We cannot delay action another minute we need to start right now

Luckily, if I do get elected to be on the London Assembly, I wouldn’t be doing this by myself. We have incredibly dedicated active Green Party members both in Ealing and in Hillingdon. We could do with more, by the way! There are so many ways in which you can get involved: delivering leaflets, knocking on people’s doors to find out what issues are important to them, working on our website and social media, designing leaflets, writing content, filming and photography, attending, hosting and organising events, liaising with local Green Parties throughout London and the UK, and much more. 

Marijn hosting a talk by Rupert Read, watch it here

The Green Party is about more than just environmental issues. We are also concerned with many other issues such as over-development, tenants’ rights, the violent crime epidemic we are witnessing, and of course protecting our NHS. We have firm policies on all of these. I would love to talk to you about our plans to make London a cleaner, healthier, safer city!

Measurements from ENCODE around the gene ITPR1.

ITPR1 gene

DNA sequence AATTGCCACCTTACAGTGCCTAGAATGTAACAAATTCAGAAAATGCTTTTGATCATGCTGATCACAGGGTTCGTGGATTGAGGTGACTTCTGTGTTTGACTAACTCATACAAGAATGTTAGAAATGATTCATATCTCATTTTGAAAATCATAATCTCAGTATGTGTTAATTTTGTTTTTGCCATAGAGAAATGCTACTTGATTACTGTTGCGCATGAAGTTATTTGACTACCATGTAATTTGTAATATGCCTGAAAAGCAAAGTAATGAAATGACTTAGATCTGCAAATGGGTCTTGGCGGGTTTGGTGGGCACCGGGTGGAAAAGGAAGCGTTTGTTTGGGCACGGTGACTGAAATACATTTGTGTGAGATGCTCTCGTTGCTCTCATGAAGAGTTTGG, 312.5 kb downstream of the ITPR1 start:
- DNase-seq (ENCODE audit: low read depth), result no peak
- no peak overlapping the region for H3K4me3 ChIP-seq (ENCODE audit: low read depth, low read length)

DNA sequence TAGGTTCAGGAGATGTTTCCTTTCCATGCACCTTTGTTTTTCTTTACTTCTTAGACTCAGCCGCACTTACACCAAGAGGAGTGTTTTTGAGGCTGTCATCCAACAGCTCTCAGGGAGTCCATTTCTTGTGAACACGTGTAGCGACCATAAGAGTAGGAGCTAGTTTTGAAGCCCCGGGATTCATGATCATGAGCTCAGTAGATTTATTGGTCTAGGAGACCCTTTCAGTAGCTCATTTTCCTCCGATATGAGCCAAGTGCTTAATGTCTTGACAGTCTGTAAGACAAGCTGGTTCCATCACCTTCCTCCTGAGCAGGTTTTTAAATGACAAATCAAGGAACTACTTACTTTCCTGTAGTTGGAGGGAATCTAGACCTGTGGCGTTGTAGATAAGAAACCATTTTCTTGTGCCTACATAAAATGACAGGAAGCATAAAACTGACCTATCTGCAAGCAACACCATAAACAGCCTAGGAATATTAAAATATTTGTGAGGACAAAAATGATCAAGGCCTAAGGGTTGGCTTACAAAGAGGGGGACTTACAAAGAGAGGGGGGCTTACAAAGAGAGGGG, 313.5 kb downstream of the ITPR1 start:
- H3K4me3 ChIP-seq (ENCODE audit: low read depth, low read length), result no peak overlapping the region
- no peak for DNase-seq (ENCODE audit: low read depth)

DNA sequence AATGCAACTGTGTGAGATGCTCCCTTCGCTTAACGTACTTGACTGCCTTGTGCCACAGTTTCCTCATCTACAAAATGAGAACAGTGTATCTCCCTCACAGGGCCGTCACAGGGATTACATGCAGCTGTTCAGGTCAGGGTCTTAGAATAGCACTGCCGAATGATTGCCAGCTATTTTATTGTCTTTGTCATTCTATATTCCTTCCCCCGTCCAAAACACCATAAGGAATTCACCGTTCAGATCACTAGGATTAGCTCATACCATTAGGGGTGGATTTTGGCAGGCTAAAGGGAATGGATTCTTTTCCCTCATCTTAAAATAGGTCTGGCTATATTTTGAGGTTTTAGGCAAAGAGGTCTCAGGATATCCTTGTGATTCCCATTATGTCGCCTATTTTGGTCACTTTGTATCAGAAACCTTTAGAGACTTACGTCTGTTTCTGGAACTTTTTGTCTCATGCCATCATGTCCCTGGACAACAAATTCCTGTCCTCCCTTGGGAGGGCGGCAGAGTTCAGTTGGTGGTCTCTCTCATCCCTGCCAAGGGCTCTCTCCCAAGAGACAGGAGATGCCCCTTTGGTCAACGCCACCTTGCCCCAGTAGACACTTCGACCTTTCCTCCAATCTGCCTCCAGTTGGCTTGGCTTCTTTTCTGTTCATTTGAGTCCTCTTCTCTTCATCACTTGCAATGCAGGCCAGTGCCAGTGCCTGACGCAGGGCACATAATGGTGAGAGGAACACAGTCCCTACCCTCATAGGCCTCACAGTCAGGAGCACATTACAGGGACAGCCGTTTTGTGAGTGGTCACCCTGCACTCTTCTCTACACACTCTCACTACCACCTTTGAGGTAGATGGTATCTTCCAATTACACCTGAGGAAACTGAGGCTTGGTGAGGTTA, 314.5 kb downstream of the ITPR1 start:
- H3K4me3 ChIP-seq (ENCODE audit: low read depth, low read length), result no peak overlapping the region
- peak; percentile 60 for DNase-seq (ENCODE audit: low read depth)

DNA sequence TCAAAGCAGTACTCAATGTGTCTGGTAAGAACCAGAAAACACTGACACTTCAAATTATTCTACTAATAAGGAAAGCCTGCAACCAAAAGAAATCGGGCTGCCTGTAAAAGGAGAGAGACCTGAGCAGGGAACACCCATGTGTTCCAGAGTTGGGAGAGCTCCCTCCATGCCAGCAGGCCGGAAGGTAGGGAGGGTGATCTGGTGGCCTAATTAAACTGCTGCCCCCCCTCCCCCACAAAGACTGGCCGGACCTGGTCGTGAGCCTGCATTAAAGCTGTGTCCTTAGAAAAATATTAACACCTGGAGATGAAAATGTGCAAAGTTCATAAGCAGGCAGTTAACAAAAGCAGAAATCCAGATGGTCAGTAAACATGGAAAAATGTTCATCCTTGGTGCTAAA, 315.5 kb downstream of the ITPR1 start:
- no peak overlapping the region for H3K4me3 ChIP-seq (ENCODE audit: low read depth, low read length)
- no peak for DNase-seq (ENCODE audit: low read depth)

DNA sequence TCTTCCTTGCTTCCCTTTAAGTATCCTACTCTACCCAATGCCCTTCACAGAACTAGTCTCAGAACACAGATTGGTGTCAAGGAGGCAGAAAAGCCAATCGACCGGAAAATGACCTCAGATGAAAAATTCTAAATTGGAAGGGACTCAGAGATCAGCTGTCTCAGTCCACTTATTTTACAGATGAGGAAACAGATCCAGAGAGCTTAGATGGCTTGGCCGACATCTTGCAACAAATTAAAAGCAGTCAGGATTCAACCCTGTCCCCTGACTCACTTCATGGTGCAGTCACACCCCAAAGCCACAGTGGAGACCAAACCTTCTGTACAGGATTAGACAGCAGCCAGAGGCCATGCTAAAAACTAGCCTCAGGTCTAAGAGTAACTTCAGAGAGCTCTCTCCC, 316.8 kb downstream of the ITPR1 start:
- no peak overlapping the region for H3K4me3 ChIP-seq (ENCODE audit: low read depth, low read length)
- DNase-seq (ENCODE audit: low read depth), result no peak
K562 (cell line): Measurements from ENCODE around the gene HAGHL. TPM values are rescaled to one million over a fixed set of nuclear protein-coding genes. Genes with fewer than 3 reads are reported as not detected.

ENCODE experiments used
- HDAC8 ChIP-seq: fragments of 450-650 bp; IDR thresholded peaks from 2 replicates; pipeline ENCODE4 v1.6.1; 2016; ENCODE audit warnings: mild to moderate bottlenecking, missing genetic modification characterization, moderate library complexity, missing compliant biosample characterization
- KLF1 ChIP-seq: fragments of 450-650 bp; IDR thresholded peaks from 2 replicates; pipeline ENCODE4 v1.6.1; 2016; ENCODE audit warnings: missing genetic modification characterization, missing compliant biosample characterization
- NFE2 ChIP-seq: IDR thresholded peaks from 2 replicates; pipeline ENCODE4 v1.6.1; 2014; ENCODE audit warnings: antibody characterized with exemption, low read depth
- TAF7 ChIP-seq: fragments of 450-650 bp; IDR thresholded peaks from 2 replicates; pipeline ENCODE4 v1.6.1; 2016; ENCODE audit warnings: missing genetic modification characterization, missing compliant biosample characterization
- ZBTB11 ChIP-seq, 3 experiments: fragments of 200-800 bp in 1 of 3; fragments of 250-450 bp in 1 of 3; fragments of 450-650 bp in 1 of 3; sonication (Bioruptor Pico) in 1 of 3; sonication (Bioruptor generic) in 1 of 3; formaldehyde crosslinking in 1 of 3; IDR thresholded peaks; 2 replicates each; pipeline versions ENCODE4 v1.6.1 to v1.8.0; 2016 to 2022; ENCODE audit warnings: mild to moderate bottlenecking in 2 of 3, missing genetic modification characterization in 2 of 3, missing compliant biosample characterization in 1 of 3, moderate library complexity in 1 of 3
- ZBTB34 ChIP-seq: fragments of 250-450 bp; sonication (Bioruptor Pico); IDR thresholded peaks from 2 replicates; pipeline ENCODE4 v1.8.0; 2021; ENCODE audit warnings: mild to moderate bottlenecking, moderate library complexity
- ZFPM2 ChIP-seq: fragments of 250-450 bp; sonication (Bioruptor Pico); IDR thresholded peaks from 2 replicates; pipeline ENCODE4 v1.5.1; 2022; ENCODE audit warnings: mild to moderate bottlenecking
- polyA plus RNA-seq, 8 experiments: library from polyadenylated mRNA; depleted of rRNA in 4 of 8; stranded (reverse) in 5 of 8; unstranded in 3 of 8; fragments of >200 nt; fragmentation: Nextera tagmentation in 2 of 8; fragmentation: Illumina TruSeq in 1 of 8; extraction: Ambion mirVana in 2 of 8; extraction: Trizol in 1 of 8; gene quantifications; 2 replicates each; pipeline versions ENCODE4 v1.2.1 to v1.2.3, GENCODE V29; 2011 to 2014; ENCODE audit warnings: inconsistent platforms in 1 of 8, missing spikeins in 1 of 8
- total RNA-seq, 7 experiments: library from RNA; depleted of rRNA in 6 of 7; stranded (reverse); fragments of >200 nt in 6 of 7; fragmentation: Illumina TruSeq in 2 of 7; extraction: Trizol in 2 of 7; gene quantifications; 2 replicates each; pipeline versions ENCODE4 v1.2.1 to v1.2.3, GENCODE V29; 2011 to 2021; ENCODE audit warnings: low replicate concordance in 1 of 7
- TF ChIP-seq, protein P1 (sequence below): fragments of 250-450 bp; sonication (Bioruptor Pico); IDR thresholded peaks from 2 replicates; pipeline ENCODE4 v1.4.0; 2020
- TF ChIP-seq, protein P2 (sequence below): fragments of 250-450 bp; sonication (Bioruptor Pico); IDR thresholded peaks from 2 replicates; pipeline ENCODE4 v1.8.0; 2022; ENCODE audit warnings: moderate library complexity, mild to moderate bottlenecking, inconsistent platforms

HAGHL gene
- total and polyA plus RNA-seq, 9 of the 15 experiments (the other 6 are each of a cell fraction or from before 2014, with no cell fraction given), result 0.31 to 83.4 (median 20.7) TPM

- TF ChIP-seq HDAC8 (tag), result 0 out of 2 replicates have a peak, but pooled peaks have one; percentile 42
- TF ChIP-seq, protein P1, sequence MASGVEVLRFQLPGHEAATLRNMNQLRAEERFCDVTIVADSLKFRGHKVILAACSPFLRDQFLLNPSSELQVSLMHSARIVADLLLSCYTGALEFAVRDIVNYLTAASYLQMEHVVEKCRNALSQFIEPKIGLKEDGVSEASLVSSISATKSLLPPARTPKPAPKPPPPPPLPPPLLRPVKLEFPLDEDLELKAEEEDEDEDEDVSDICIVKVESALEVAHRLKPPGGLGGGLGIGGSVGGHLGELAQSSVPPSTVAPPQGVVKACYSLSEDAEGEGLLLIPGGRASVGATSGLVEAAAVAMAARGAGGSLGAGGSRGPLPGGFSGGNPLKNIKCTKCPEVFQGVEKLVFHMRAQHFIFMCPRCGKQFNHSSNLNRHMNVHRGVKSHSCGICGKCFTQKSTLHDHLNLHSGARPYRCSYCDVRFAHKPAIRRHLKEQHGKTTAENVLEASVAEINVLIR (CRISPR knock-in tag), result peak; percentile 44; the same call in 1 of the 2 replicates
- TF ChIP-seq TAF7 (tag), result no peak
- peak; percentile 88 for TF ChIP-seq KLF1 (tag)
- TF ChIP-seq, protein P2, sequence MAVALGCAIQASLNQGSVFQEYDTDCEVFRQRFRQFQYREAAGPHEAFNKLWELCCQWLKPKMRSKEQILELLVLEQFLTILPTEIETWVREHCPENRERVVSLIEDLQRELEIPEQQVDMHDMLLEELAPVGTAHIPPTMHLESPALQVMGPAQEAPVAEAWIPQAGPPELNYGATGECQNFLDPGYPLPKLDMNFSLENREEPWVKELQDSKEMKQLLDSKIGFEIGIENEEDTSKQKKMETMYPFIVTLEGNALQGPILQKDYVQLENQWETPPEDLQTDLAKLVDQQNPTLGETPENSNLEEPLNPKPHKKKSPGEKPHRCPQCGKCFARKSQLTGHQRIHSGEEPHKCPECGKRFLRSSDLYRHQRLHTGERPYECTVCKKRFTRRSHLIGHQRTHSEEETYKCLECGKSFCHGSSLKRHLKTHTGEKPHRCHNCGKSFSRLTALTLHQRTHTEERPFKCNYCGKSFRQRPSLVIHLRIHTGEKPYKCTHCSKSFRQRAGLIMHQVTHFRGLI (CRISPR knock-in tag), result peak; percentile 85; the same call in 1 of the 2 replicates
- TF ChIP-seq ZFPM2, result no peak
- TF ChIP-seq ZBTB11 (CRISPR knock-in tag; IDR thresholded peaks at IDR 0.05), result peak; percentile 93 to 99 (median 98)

I believe improving our lives is not only about getting our leaders to take action. Too often we complain about things that actually we could be resolving ourselves if we pulled together. Time for a bit of a ‘green perspective’: people complaining about rubbish collections, which is an issue, also need to wonder: why do we have so much rubbish in the first place? It needs to come from both sides: we need our leaders to listen to us and take action, but we also need to recognise our own part in this. In this case, shouldn’t we be producing much much less waste in the first place?So this is my proposal: I will try my best to change things at the London Assembly level, but we must also work together to change things right here in Ealing and Hillingdon. We need to do both, and we need to do it together.
The London Assembly elections aren’t until May 2020. Please. Don’t wait until then to do something. Come along to one of our meetings, get in touch with suggestions or questions, help us campaign. It’s not too late yet, but soon it will be. Please help us.

About the London Assembly

  • 25 London Assembly Members elected by you at the same time as the Mayor. Eleven represent the whole capital and 14 are elected by constituencies